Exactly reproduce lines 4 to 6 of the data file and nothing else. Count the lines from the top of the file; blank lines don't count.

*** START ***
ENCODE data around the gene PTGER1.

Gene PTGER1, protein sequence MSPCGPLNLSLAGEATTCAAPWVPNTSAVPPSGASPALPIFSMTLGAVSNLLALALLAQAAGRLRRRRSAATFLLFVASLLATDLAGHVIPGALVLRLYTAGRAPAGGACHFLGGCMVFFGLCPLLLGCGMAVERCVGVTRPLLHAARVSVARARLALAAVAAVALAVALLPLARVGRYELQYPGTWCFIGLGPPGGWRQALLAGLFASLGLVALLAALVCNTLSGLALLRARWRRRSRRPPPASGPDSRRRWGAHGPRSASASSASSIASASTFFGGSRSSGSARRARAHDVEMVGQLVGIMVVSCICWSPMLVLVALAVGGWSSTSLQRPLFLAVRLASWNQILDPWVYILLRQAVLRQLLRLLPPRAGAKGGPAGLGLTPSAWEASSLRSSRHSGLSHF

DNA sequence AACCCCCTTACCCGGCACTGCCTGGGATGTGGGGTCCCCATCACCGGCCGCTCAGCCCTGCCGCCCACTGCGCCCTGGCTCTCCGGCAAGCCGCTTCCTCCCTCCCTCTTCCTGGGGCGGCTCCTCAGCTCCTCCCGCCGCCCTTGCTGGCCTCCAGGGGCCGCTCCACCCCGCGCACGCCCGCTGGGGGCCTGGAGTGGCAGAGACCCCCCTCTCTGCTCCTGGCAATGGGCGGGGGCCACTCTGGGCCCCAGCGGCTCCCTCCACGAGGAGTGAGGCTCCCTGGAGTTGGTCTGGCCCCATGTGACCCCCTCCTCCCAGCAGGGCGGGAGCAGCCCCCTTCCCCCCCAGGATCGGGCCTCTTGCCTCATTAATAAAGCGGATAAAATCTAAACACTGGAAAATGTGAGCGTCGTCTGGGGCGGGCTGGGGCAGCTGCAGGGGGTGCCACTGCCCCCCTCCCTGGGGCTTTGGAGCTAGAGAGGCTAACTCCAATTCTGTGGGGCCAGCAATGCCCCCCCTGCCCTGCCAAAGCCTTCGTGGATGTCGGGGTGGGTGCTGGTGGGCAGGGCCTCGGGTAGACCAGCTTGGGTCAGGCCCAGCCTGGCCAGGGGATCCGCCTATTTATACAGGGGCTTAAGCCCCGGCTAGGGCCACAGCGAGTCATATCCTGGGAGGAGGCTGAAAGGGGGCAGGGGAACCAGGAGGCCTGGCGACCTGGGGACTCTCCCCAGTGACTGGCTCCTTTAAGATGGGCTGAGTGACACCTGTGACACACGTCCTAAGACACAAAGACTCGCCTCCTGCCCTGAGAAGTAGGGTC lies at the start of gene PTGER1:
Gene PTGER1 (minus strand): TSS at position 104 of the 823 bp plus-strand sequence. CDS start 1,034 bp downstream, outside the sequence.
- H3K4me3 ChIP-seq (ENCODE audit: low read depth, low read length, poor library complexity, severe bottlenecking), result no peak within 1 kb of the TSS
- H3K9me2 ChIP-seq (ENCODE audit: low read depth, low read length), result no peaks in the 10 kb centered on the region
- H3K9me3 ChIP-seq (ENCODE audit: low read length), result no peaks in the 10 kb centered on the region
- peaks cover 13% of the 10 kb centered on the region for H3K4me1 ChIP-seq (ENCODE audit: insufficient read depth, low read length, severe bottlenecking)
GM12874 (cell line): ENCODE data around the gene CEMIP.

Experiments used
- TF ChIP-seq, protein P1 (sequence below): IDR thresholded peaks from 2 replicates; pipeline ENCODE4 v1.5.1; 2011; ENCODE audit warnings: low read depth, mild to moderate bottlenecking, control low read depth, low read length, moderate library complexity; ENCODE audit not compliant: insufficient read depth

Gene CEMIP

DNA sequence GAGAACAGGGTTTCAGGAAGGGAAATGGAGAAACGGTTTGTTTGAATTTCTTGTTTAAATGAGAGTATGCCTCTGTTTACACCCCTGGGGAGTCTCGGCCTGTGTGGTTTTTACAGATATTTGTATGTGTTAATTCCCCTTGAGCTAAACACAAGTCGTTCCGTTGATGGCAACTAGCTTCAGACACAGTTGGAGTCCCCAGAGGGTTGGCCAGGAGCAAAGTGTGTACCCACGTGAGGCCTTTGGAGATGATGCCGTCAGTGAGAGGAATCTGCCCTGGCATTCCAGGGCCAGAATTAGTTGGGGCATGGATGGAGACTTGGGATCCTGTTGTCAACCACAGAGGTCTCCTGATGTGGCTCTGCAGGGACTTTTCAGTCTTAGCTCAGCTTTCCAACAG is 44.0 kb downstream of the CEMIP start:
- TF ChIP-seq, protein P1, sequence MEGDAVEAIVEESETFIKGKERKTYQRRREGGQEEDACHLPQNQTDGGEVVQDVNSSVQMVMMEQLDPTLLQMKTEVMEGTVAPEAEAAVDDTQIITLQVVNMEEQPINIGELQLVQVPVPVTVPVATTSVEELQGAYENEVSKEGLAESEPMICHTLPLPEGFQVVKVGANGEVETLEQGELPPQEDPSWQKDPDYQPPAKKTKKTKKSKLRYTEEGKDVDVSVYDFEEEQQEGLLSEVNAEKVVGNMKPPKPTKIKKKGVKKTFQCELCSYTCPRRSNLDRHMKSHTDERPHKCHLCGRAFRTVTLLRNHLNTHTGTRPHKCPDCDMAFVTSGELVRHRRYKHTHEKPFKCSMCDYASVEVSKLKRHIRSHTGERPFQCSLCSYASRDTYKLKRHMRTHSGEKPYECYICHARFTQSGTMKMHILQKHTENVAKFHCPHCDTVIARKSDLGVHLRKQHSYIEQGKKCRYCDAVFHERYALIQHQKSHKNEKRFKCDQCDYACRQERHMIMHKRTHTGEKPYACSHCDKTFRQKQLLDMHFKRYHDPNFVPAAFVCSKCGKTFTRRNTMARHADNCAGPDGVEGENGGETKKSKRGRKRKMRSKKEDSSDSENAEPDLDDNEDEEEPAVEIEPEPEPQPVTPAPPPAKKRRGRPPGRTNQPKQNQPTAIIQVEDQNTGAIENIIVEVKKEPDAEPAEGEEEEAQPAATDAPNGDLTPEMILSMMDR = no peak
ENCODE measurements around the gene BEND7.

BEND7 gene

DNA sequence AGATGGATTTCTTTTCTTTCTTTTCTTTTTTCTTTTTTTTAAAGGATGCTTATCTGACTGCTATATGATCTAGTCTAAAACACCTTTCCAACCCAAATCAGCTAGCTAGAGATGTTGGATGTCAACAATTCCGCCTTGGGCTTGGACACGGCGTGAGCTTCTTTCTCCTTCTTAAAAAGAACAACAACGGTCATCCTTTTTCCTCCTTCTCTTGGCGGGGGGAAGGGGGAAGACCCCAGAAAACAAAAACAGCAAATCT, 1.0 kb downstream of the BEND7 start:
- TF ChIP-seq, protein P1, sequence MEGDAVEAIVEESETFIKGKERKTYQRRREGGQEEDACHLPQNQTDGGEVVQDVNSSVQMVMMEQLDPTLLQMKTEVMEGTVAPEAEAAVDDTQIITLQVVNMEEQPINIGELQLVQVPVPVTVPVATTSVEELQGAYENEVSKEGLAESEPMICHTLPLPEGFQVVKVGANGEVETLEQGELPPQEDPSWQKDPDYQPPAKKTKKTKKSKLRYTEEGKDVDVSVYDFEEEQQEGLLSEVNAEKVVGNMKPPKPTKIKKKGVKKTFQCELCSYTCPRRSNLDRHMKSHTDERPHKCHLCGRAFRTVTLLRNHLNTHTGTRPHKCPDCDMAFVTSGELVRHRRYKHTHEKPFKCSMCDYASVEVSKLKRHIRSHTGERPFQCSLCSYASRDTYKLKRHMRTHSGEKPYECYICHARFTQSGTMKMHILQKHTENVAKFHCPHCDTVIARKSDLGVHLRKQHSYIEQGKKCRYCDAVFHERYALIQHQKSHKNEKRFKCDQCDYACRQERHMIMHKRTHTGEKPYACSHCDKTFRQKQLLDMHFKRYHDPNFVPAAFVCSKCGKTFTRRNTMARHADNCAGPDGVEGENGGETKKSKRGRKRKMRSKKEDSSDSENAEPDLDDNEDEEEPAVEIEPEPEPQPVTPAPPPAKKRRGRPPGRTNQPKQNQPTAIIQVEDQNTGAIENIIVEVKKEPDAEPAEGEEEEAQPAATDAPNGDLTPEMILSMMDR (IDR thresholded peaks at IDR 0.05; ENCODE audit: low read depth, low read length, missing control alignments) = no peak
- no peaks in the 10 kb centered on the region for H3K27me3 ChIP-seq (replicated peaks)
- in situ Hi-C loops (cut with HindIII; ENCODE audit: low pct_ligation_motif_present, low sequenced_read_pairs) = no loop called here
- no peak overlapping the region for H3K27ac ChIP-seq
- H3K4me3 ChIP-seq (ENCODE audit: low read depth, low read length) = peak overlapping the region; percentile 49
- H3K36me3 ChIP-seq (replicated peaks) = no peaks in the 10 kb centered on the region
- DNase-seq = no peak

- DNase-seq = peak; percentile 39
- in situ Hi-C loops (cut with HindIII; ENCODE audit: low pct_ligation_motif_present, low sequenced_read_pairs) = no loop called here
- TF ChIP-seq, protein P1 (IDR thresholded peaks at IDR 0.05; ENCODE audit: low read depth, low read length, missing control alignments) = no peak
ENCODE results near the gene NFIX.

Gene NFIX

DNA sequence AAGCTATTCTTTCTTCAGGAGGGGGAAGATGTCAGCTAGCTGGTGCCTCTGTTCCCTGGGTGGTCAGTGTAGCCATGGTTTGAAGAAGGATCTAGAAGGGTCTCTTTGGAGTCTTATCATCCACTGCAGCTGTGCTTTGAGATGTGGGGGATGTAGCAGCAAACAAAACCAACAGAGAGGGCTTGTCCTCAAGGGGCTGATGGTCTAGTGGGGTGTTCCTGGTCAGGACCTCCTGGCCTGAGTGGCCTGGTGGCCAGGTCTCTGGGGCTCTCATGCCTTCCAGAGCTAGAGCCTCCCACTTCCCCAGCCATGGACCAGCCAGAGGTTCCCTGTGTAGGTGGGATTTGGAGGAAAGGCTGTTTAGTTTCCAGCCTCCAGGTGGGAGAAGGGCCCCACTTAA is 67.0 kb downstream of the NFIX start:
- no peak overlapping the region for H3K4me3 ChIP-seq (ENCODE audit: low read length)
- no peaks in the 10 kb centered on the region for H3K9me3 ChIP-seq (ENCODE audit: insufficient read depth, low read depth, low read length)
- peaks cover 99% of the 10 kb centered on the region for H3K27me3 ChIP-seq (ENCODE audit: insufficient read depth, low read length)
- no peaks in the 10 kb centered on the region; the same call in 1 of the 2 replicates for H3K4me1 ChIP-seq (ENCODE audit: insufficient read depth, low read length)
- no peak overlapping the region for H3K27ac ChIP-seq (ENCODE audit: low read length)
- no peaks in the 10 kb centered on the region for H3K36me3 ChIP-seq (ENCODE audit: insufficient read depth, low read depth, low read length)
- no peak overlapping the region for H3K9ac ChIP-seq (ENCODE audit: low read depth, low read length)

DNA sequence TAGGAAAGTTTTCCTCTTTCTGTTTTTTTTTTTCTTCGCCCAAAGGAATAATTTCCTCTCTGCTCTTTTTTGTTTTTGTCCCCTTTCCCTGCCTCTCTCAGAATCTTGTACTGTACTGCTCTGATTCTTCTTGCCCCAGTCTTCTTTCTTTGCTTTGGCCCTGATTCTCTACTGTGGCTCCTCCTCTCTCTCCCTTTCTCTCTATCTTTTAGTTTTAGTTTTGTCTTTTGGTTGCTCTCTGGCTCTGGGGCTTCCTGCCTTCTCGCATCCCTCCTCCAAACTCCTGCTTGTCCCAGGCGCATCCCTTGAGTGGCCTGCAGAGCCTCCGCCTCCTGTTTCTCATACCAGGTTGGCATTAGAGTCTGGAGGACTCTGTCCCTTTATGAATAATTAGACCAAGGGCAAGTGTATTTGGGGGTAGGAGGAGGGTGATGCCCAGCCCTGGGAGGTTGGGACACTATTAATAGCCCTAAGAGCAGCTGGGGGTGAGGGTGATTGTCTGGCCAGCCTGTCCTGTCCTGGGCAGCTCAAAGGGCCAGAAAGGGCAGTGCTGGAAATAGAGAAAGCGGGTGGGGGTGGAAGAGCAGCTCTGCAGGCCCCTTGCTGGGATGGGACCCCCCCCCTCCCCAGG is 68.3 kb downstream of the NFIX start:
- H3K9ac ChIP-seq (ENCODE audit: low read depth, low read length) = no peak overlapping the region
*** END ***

Gene PTGER1 (minus strand): TSS at position 104 of the 823 bp plus-strand sequence. CDS start 1,034 bp downstream, outside the sequence.
- H3K4me3 ChIP-seq (ENCODE audit: low read depth, low read length, poor library complexity, severe bottlenecking), result no peak within 1 kb of the TSS
- H3K9me2 ChIP-seq (ENCODE audit: low read depth, low read length), result no peaks in the 10 kb centered on the region